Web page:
The carrot & donkey technique


Posted by in July's Magazine

If you think of the best places to run in the world, Leith may not be the first place that comes to mind. However I truly believe not only that Leith is the best urban area on earth, but it’s also the best place to run. I’ve been running all over the place since I was 13. That’s 30 years, eek! Scotland is miles better than Australia to run in, and Leith is definitely the best place I’ve lived for interesting runs.

  1. You can easily get somewhere scenic: Whether a short jog up to Holyrood Park to go around Salisbury Crags/Arthur’s Seat or to the nearest cycle path for an easy perambulation out to Cramond, there’s loads of exit routes to non-traffic routes. You don’t need to drive a car to get to an interesting run route.
  2. There are a variety of easy blocks to build up with: If you’re just starting to run, beginning small and building up is the most enjoyable method of improvement. Leith has lots of small square blocks that are easy starting points. If you try the blocks between Leith Walk and Easter Road, you’ll find it’s impossible to get lost, and there’s actually not much traffic. Just mind the dog poo – an urban problem not unique to Leith. Consider it agility training!
  3. Wear what you want: Seriously folks, who said that you have to run in lycra, apart from Superman perhaps, however this PT doesn’t even own a pair of ‘running tights’. Wear what you feel comfortable in. Leith expresses itself in a diversity of fashion, or anti-fashion. You don’t need to conform to clingy ‘active wear’ to set out for a jog. Some folk say that changing into special running clothes makes them feel like more of a runner, some folk say it makes them feel like a dick. It’s up to you what you wear – an Aussie ultra marathon runner called Cliff Young used to train by chasing sheep around his 2000 acre steading in his wellies. My grandpa Cornelius was a baker and keen runner who used to train in his underdacks and three holey woollen jumpers. Aye, he was totally bonkers. You could definitely get away with this in Leith, probably not Stockbridge or Morningside.
  4. You don’t have to wait for the sun to go down to run: In many climates it’s too hot to run during the day. Sunny countries are inconvenient. There is little risk of sunburn in Leith. In fact, you can go running anytime of the day – it will never be too hot! In the darker months, our streets and cycle paths are pretty well lit too.
  5. Refuel Heaven: What do you like to eat after a run? Chances are you’ll find it on Leith Walk. Whether it’s carb loading at Origano or topping up protein with a steak quesadilla from Los Cardos (ask for half the cheddar and get a pot of guacamole instead of sour cream to make it even better). I can remember a dinner party conversation a decade ago where we talked wonderingly about sushi on Leith Walk. “Wonder when that will happen?” Well it’s here! And White Sushi (opposite Pilrig Church) is pretty good and cheap to boot. Fresh fruit and vegetables, sources of repairing antioxidants, can be had from the very fine Tattie Shaw’s greengrocer at the top of the Walk.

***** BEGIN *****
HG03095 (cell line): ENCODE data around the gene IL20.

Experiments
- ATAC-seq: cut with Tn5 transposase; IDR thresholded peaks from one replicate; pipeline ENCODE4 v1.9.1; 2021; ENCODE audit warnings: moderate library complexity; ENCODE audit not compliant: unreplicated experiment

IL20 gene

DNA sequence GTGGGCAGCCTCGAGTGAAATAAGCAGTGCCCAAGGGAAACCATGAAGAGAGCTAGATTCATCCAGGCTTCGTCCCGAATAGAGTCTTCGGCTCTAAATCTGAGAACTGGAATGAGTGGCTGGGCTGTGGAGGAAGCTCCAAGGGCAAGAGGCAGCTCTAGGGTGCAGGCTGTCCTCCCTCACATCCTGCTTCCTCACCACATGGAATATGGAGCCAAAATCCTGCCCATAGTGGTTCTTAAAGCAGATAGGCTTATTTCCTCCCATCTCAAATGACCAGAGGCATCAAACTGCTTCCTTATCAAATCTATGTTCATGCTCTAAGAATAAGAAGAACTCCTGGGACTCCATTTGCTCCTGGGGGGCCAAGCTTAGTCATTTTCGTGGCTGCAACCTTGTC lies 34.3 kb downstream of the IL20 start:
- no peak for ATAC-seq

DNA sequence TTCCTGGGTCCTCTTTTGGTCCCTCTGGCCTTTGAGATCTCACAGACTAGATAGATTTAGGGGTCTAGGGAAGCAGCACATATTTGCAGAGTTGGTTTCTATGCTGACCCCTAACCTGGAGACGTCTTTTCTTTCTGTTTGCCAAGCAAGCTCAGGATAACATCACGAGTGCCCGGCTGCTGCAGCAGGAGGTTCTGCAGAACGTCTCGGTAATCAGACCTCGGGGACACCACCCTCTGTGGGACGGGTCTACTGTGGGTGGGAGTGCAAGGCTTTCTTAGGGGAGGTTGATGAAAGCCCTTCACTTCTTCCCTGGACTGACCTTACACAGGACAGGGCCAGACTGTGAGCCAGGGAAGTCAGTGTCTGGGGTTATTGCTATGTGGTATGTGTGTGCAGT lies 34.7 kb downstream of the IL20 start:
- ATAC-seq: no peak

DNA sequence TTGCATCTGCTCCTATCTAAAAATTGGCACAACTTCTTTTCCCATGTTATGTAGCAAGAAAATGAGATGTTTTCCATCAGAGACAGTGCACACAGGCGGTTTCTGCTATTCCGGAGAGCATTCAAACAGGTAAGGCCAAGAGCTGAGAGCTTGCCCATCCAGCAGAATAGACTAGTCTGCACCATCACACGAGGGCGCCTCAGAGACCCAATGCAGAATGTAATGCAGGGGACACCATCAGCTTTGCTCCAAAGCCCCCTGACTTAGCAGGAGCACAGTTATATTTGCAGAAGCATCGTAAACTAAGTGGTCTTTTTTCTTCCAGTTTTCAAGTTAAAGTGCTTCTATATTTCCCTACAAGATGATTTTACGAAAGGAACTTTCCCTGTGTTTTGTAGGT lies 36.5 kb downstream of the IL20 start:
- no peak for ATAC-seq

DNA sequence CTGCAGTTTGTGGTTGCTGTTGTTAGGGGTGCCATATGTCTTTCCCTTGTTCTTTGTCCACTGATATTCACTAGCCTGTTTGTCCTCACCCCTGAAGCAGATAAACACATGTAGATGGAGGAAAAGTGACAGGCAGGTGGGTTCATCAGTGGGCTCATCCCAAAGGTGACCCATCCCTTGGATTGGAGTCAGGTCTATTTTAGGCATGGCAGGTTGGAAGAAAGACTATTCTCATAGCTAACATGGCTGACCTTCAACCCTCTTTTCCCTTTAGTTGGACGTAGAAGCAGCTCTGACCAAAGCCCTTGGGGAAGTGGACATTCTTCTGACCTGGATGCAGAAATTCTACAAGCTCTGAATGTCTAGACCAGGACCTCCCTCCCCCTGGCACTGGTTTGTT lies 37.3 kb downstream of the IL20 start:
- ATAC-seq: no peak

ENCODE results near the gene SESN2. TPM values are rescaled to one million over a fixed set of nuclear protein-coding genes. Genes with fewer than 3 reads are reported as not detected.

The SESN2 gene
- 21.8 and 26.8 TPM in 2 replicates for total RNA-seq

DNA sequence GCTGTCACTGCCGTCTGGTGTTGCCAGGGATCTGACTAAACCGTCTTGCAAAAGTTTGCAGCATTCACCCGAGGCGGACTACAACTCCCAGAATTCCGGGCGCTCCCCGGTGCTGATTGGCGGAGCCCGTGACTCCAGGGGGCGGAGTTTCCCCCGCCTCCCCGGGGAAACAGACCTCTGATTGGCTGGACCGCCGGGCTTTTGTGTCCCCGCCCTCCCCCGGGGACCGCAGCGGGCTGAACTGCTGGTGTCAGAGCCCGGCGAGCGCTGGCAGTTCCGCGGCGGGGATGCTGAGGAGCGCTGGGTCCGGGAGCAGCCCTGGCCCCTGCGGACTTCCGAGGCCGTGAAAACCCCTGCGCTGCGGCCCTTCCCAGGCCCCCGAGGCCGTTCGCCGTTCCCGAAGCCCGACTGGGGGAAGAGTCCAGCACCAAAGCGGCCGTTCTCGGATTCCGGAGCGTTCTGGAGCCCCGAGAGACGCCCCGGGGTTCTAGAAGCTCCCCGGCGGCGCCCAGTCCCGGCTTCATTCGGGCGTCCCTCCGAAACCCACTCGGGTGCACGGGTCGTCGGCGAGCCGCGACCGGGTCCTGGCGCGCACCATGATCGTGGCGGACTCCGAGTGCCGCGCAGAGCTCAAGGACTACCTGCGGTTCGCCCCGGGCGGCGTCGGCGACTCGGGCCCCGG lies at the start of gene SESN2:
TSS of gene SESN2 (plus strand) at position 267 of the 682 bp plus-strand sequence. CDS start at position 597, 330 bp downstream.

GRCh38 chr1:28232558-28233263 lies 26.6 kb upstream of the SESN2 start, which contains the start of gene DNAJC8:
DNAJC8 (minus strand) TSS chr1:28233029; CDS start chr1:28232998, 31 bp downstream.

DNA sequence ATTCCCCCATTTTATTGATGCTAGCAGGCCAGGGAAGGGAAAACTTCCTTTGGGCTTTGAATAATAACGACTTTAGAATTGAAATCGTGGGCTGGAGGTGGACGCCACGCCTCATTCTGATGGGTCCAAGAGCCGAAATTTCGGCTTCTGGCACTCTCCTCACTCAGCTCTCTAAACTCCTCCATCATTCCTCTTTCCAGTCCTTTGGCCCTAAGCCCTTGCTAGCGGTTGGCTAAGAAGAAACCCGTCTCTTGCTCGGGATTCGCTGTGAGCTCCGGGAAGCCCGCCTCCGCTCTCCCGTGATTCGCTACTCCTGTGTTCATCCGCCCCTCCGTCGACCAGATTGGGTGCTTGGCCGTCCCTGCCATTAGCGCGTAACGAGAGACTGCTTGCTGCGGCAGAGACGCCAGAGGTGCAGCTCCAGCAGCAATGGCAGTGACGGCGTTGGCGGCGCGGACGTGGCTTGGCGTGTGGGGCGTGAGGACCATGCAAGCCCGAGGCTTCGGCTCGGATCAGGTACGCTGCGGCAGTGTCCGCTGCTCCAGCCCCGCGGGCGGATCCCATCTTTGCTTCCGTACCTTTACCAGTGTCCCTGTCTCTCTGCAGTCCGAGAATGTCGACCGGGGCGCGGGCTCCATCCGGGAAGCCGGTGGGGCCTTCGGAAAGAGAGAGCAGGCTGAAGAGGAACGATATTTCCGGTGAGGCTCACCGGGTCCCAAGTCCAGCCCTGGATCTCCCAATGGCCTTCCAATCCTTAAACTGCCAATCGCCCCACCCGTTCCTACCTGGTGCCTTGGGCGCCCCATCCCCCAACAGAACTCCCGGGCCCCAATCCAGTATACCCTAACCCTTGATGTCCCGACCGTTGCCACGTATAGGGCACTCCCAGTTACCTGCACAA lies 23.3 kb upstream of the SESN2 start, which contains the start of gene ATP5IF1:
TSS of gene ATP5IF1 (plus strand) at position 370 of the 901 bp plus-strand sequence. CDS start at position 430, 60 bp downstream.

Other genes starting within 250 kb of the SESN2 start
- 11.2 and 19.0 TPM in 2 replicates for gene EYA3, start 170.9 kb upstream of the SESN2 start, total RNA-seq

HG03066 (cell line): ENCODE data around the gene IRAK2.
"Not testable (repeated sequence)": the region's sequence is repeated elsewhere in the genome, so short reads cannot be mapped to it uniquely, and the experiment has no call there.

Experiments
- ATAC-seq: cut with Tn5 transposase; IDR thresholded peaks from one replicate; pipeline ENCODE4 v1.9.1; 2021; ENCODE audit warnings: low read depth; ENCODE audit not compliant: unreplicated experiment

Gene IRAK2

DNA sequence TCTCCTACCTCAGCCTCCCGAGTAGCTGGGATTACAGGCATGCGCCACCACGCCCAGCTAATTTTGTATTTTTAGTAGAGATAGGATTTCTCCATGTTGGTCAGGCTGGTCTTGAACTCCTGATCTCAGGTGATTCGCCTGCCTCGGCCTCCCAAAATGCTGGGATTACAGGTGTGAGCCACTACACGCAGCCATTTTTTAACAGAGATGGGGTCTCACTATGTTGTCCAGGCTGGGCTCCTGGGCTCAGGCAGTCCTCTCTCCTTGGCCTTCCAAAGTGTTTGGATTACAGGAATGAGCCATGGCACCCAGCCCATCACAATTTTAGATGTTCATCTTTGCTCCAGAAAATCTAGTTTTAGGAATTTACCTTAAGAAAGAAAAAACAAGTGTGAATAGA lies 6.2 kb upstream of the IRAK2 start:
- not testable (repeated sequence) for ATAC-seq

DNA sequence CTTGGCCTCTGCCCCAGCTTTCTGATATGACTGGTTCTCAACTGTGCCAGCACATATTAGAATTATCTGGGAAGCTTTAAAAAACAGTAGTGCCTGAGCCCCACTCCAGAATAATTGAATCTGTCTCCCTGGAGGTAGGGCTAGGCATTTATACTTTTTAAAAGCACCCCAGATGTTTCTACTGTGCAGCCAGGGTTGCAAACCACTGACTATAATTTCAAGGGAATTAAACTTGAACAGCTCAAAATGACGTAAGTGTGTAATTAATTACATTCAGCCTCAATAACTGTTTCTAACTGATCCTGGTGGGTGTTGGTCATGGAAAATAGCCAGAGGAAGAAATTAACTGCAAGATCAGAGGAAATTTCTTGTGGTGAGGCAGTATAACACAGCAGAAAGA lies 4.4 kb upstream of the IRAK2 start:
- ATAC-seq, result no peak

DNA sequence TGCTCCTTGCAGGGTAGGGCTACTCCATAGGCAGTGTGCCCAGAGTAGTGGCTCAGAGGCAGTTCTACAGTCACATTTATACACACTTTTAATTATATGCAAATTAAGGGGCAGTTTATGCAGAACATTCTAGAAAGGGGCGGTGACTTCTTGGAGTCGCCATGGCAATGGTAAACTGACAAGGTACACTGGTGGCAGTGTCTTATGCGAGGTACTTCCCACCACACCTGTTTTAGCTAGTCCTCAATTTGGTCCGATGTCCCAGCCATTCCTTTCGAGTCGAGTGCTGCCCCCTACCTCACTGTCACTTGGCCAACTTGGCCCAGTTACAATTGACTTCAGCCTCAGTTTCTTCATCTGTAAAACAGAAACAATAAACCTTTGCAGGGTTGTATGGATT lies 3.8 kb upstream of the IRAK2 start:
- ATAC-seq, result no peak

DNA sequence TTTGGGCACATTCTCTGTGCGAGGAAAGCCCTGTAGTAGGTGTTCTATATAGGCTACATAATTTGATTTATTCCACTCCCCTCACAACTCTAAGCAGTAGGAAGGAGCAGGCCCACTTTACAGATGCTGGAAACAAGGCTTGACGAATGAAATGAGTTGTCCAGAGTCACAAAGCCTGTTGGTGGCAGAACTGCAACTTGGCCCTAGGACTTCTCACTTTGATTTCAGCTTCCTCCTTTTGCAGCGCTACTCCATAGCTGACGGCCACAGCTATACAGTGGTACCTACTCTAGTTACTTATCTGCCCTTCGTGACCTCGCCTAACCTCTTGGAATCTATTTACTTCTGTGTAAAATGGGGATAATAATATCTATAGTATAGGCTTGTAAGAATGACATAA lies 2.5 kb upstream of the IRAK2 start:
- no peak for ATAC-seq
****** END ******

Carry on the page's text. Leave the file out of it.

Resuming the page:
6. You’re Not Alone: Weekend mornings are no longer the preserve of folk doing the ‘walk of shame’ from a particularly good party. There are high-viz flashes zipping up and down and jogging on the spot at junctions (BTW, you don’t have to jog on the spot when you wait for traffic. Personal choice, I guess). Leith Links is abuzz with fitness freneticism.
  7. Leith is Dense: Apparently Leith is the most densely populated suburb in the UK (outside of one borough of London), so there’s always a loo stop nearby. Some people feel safer running when there are more people around. Also if you’re running in a park don’t be surprised if one of the friendly old geezers offers you encouragement – they do mean well.
  8. Greenspaces: Even though we’re losing urban trees left, right and centre, we’ve got some lovely parks. Pilrig Park is my favourite as it has a braw view of both Calton Hill and Arthur’s Seat from the top of the wee hill (also useful for hill sprint intervals, should you fancy it).
  9. Centre of the Action: There’s always something going on in Leith, so whether you run or choose an easier walking pace, getting out and about on foot is the best way to see what’s happening.

Leith Market is a good pedestrian destination; they’re having a ‘Celebration of all Things Leith’ on Saturday 29th April between 10am – 5pm so why not pop along to Dock Place? (There is also an open day at Custom House.) Loads of activities are taking place, including a rave for kids and adult space hopper racing! Riding a space hopper is excellent cross training for serious runs – it’s like doing dozens of squats, so join us for some serious fun. ν

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